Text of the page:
I was having a bad day when I began reading Jellicle Girl. It happens, it’s okay now. The reason I mention it is that I didn’t read the blurb before picking this book. All I saw was that it had been written by Stevie Mikayne and since I love her Jil Kidd series, I didn’t look any further. Do not do what I did. This is not a book you can read whenever. It deserves your full attention and it will get under your skin if you’re even just a little raw.
Beth left her mother’s house as soon as it was legally possible. At seventeen, she’s squatting her absentee father’s place, going to university and working in a group home for children who are at least as broken as she is. Mandatory support therapy is part of the bridge program that took her early to university, so she goes head to head with the no-nonsense Dr Nancy Sullivan on a weekly basis. Like Grizabella in Cats, she’s hoping for her own Jellicle Transformation, the day she’ll leave this person behind and become someone else. She can’t picture her future because she can’t let go of her past, namely what happened with Jackie at camp two summers ago.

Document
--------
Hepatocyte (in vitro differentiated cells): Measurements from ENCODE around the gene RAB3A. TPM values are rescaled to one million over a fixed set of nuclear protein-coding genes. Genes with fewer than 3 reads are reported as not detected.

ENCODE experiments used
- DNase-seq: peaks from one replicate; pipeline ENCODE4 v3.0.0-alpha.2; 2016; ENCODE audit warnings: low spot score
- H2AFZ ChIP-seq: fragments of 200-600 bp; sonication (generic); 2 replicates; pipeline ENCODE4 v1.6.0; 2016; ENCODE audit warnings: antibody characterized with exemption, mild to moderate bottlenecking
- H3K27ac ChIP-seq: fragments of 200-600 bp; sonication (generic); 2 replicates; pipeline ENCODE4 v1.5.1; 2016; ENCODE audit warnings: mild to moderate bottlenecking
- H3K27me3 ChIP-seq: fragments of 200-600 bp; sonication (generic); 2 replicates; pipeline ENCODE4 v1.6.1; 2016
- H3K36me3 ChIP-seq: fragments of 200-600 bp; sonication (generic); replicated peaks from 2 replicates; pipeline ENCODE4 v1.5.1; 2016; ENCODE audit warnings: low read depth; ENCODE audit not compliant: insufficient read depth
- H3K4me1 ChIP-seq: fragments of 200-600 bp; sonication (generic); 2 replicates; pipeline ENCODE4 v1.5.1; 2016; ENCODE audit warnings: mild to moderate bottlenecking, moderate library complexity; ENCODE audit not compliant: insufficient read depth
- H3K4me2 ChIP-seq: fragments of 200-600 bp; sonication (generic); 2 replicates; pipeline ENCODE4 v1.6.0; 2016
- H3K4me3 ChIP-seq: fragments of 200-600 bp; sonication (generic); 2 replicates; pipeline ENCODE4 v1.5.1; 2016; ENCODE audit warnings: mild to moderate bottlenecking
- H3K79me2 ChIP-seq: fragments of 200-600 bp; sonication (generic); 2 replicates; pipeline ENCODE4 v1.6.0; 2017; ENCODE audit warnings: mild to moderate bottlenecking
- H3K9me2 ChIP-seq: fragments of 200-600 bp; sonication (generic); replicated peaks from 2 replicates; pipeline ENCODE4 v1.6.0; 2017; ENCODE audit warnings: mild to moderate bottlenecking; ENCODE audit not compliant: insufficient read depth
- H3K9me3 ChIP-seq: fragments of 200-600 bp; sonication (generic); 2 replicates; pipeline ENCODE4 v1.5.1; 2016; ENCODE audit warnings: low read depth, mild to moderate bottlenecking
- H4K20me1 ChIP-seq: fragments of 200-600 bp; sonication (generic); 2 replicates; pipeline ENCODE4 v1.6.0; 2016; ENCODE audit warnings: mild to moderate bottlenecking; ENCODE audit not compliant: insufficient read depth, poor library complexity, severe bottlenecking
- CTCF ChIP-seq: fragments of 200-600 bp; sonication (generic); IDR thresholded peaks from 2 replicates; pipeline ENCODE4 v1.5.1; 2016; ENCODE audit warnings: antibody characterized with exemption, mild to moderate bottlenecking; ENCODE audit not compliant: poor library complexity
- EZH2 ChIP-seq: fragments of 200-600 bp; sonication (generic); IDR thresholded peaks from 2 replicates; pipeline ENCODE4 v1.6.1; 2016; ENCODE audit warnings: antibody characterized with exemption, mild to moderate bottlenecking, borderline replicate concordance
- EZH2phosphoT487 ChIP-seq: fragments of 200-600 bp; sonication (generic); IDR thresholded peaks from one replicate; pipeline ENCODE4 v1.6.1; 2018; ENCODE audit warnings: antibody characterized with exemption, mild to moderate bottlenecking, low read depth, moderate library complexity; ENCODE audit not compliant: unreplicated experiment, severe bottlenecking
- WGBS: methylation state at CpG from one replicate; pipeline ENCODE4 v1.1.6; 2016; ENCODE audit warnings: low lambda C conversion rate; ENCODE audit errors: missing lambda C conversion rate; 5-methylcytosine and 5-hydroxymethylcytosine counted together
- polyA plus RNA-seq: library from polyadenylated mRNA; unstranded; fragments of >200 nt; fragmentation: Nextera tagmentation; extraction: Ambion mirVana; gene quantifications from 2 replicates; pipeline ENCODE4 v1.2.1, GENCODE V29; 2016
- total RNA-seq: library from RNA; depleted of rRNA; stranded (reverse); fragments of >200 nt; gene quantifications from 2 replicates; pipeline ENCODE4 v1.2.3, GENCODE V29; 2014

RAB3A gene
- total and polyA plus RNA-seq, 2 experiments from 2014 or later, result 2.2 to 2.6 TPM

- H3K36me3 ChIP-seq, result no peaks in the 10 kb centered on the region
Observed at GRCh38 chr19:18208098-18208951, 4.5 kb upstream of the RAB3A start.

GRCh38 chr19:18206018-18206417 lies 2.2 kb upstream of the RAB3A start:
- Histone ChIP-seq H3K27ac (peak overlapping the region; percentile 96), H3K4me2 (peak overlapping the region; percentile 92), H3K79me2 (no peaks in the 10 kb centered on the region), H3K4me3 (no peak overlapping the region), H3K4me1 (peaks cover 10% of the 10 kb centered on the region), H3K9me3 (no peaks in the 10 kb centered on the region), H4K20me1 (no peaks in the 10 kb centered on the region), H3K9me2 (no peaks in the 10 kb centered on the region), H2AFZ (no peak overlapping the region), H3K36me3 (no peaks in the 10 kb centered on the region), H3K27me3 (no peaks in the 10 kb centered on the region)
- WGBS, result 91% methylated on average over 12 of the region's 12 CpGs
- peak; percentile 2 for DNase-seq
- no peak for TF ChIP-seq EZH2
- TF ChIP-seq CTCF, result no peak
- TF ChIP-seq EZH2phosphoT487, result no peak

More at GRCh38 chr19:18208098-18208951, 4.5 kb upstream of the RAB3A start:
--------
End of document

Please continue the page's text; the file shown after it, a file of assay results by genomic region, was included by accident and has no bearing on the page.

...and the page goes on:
First published in 2012, Jellicle Girl is Stevie Mikayne’s debut and it’s both brilliant and disturbing. It totally spoke to the teenager that never left my brain, and brought back all the angst and malaise of that time. I could have done without that, but I can’t fault the author for writing it so well.
This novel is reminiscent of one of the best films I never want to watch again, Girl Interrupted, and of the book that shaped my adolescence, J. D. Salinger’s The Catcher in the Rye. It also reminded me of Peter Pan’s Lost Boys. It’s full of teenage angst, internalized homophobia, life and death, terrible parents and too-smart-for-their-own-good kids.
I’ve been known to rate a tad too generously books that make my heart happy, and I hesitated to give this one the 5* it probably deserves, because it made my heart want to explode, not with love and joyous feelings but with pain. I don’t know, maybe I’m overrating it out of fear of underrating it. So, facts: the writing is excellent, the characters are complex and relatable, the pace is a bit slow at times but not overly so, the story feels real. Read it, but choose the right time.